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Subjects: Faculty, Presidents, Civil War
Description: Oscar Clute
M.S., 1865, LL.D. 1893
Served as president of MAC 1889-1893
He served briefly in Howlett's Engineers during the civil war.
Oscar Clute was born near Albany, NY on March 11, 1837. In 1868, he married Miss Mary Merrylees, sister of the wife of President Abbot, by whom he had six children. He died in the Soldier's Home, near Los Angeles, California, on January 27, 1902.
Until 17 years of age, he was on the farm or in school and was always strenuously active in mind and body. At seventeen, he was elected principal of the Binghampton schools, Shiawassee county, a position which he held for two years. He then was elected principal of the Ionia (Michigan) schools; he would resign from this position to enter the sophomore class of the Michigan Agricultural College. He graduated from the College in 1862. During his senior year at MAC, he taught classes in the preparatory department, and upon graduation, was engaged as an instructor. The next year, he was elected to a professorship. He served the College for four years until he resigned to take a course in theology at Meadville, Pennsylvania. On graduation from the Theological Academy, he accepted a call from the First Unitarian Church at Vineland, NJ where he remained for six years. He ministered in the same capacity at Newark, NJ for two years, at Keokuk, IA for four years, at Iowa City, IA for seven years, and at Pomona, CA for one year. From this last church, he was called to the presidency of the Michigan Agricultural College; he held this position for four years. In 1889, he resigned and assumed the same duties at the Agricultural College of Florida, where he remained for four years. Soon after accepting his resignation the State Board conferred on him the degree of LL.D. His health at this time became greatly impaired and he returned to his old church in California. However, he was forced to resign his pastorate because of ill-heath only after a few months of service. He remained in Pomona, California, until 1891, when he entered the Soldiers' Home, where he died.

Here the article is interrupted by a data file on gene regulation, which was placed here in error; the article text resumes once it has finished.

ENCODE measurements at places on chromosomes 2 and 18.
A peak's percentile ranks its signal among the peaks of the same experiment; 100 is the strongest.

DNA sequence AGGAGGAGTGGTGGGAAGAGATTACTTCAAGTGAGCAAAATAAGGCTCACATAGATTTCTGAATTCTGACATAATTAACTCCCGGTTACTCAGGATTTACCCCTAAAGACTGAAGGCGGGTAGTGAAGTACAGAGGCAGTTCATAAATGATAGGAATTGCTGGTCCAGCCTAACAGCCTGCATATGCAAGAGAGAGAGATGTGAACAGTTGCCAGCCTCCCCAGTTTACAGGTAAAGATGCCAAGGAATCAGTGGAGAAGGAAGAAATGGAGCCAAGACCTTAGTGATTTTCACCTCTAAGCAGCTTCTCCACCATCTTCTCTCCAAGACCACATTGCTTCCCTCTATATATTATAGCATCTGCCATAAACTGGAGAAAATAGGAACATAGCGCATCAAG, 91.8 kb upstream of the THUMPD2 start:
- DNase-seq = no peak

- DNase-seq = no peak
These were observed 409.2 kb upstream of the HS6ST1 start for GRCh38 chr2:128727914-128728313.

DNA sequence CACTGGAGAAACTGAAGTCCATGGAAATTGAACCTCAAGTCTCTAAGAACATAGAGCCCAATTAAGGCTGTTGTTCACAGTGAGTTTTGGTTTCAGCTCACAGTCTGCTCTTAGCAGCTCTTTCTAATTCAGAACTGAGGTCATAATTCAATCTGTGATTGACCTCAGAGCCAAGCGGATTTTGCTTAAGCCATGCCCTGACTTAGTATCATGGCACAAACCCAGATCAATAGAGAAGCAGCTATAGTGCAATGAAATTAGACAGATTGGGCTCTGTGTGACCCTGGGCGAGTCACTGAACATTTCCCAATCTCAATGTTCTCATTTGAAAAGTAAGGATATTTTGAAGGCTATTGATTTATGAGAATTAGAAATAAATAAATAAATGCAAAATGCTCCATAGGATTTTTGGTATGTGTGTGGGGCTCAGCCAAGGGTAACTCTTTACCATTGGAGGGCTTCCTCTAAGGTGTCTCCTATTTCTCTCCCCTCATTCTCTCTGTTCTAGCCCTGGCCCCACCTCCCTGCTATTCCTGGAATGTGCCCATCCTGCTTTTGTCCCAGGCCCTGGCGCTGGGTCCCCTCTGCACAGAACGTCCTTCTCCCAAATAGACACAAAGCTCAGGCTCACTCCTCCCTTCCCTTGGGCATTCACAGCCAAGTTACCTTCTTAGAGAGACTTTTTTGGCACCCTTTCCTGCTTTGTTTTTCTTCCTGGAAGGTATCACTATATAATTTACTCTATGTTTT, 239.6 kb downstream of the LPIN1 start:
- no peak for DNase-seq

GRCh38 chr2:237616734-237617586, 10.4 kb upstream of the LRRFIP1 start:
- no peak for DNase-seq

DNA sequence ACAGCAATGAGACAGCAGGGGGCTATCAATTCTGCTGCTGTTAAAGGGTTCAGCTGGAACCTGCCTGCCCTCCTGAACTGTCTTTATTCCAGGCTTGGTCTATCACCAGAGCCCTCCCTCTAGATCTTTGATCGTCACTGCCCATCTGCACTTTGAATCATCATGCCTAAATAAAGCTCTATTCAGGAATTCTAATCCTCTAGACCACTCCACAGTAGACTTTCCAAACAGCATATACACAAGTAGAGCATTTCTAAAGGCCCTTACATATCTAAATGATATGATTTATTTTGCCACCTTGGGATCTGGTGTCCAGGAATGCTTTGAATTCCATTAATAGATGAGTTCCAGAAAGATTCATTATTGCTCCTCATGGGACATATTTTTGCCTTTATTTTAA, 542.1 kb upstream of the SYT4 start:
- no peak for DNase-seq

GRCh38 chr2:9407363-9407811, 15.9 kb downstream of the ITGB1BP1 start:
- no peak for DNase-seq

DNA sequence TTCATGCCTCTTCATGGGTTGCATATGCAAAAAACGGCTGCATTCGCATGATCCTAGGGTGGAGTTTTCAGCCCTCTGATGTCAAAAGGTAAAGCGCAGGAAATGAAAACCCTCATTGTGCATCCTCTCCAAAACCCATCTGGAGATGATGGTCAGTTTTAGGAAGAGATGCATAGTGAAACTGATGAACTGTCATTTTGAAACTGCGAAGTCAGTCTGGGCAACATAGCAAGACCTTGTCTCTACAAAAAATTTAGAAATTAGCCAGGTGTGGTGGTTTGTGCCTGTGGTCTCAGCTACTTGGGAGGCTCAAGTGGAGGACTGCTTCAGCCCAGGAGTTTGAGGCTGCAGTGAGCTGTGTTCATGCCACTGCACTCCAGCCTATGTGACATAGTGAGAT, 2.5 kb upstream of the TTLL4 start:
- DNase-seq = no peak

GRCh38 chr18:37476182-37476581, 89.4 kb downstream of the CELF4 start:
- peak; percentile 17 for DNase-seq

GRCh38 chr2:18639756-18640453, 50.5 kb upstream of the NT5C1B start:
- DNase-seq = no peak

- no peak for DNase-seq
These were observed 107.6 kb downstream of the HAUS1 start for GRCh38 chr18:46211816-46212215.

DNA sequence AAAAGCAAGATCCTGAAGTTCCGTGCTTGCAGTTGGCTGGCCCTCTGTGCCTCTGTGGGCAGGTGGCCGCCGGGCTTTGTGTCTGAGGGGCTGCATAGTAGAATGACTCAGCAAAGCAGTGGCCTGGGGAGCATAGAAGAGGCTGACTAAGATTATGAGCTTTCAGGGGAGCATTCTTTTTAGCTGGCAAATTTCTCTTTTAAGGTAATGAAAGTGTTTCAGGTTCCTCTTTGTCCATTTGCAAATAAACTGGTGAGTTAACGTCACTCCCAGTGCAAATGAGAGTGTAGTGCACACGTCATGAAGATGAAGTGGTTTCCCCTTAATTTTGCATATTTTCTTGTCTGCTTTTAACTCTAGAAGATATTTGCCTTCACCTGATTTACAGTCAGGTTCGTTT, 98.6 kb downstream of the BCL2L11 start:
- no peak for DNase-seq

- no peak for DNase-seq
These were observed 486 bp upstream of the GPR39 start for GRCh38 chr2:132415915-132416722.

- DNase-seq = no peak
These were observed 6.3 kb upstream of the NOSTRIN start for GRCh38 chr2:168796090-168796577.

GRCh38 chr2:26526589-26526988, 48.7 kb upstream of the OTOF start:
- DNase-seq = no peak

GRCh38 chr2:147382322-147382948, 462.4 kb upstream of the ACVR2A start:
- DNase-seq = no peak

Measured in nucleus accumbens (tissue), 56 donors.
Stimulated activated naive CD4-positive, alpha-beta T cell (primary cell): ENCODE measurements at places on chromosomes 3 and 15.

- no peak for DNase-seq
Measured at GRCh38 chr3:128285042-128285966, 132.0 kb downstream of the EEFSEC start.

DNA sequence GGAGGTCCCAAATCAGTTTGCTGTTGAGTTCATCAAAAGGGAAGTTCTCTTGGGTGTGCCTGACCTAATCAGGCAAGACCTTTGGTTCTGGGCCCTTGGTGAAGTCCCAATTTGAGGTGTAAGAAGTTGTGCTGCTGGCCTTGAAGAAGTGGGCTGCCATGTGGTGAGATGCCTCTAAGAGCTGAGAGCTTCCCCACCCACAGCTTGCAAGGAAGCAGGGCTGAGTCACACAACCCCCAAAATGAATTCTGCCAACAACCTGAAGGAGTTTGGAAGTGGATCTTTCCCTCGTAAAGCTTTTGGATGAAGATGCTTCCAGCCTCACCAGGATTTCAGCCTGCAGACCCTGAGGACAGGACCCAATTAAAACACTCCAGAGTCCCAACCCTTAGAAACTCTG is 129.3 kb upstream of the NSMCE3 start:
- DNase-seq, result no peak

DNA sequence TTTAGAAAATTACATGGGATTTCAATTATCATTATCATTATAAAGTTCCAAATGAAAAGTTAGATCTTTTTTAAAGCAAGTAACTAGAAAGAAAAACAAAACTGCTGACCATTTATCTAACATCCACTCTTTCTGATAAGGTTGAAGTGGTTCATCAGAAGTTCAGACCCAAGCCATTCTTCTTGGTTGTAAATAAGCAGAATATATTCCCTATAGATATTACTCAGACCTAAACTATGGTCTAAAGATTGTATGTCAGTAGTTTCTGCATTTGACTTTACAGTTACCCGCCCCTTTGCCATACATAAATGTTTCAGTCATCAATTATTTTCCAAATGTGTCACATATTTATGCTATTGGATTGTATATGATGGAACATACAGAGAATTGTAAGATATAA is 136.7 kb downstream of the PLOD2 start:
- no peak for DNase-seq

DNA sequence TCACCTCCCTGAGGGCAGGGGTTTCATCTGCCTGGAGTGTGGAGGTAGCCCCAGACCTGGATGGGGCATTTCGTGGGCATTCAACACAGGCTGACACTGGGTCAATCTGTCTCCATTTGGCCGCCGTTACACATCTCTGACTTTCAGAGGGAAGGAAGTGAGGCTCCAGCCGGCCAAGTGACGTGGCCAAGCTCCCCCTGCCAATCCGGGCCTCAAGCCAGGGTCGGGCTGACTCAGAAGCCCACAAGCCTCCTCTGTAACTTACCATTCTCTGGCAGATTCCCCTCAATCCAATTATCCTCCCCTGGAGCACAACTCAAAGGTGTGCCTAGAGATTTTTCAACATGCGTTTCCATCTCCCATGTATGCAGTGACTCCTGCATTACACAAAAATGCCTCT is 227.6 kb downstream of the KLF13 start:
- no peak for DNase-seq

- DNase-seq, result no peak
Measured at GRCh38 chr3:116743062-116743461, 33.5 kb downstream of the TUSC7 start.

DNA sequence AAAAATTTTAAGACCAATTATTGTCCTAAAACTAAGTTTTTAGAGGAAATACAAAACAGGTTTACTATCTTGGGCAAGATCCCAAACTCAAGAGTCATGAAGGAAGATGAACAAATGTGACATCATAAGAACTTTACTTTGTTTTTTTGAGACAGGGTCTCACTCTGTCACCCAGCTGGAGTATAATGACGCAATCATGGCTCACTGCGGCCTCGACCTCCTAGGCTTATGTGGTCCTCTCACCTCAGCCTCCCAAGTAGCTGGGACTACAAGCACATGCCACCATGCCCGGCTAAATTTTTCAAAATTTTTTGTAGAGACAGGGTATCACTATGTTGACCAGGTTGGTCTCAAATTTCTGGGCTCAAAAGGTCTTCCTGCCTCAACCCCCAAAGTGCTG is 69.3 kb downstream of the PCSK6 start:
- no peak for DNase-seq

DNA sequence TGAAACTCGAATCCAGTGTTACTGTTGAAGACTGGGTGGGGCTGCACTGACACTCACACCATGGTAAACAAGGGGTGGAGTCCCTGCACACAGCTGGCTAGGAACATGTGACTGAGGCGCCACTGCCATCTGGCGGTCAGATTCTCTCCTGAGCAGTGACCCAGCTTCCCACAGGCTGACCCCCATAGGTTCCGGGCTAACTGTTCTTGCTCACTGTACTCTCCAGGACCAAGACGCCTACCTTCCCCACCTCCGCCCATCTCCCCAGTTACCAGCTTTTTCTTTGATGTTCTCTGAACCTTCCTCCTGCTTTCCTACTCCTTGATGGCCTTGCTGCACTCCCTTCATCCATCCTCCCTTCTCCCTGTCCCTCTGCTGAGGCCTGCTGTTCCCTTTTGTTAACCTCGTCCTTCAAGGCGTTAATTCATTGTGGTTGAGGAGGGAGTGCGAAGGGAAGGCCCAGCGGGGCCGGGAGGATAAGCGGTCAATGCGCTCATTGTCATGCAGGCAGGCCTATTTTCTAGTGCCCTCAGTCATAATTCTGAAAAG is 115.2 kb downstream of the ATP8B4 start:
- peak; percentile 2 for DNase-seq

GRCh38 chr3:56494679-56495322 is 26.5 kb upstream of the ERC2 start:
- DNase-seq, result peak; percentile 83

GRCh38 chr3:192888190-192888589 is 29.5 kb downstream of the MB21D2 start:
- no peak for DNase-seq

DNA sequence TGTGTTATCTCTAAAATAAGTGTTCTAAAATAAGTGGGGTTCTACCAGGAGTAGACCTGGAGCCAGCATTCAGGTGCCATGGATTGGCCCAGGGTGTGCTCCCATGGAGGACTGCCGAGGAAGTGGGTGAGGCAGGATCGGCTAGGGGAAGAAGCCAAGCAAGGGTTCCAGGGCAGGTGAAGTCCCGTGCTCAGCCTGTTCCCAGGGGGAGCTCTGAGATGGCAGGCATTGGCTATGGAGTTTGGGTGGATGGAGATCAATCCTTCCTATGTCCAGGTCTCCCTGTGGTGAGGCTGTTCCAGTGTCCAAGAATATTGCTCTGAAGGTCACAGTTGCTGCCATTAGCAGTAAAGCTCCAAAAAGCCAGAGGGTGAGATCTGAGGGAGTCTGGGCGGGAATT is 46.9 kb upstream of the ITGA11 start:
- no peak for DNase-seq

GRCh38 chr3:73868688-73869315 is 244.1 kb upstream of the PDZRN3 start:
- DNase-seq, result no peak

William J. Beal describes Clute as a man of good size, well proportioned, slightly stooping, rather slow of motion, dignified, full dark beard, streaked with gray, exact in speech, with a positive air, not particularly jolly or easily approached, not demonstrative, sometimes giving offense through objections made to a course pursued.
Original Format: Black and white photograph
Resource Identifier: 648.JPG
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Contributing Institution: University Archives & Historical Collections
Relation: MSU Photograph Collection
Contributor: MSU Archives and Historical Collections
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